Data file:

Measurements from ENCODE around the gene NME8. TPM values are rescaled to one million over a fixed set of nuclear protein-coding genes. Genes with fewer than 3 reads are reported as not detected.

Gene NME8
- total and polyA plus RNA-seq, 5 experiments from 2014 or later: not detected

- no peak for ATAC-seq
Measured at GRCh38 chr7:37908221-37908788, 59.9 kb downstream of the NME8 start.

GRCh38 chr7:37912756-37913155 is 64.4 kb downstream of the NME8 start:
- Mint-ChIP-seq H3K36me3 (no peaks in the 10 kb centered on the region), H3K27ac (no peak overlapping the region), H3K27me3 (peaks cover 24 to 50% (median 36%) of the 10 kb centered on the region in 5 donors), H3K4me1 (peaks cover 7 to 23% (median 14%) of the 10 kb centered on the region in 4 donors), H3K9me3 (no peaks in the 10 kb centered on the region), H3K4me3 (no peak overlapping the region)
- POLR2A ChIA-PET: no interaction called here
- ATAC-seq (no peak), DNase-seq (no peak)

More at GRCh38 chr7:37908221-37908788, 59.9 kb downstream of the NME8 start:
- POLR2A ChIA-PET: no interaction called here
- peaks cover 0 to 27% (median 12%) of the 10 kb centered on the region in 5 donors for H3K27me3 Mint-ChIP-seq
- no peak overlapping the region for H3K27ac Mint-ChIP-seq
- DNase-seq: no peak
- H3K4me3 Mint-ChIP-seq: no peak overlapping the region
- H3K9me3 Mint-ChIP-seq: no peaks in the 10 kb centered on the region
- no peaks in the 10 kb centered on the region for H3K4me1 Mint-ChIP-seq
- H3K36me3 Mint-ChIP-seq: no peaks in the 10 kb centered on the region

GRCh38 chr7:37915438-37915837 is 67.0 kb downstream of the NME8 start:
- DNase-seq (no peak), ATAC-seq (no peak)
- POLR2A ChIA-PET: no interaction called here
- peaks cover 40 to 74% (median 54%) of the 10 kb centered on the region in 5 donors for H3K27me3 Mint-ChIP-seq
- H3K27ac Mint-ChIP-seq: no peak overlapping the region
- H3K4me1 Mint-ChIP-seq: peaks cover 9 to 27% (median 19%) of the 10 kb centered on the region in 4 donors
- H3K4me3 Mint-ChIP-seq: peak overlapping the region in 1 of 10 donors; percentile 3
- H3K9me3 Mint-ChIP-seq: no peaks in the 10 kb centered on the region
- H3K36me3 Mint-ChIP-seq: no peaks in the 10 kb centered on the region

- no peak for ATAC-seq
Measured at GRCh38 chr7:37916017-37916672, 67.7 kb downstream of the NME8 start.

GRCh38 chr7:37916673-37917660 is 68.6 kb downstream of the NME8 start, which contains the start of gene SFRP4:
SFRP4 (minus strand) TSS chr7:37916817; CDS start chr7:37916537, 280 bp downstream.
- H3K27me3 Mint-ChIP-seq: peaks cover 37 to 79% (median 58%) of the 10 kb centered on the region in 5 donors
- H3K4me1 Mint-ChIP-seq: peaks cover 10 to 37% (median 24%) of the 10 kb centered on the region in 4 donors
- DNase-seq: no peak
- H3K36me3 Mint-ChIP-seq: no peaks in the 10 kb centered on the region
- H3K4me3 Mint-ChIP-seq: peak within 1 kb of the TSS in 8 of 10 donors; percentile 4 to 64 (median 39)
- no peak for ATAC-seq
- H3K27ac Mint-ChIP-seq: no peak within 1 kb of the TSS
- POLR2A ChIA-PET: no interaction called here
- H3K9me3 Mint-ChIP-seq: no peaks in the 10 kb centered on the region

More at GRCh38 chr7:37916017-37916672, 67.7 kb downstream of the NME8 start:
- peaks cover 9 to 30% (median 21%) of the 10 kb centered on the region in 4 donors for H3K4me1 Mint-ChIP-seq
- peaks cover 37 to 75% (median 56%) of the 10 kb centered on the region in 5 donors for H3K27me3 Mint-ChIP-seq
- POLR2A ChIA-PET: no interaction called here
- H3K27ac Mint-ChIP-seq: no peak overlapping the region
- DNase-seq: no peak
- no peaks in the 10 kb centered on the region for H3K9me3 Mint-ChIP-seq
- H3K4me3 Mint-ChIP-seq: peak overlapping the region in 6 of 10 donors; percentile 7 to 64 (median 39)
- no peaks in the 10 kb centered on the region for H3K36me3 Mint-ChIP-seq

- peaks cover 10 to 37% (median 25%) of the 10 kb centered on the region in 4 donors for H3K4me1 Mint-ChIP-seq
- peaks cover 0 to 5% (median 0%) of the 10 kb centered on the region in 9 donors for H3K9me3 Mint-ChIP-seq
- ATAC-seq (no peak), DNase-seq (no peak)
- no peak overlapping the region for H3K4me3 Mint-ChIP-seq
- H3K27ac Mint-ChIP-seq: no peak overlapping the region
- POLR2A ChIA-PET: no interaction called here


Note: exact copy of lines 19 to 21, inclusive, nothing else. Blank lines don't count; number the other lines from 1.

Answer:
GRCh38 chr7:37915438-37915837 is 67.0 kb downstream of the NME8 start:
- DNase-seq (no peak), ATAC-seq (no peak)
- POLR2A ChIA-PET: no interaction called here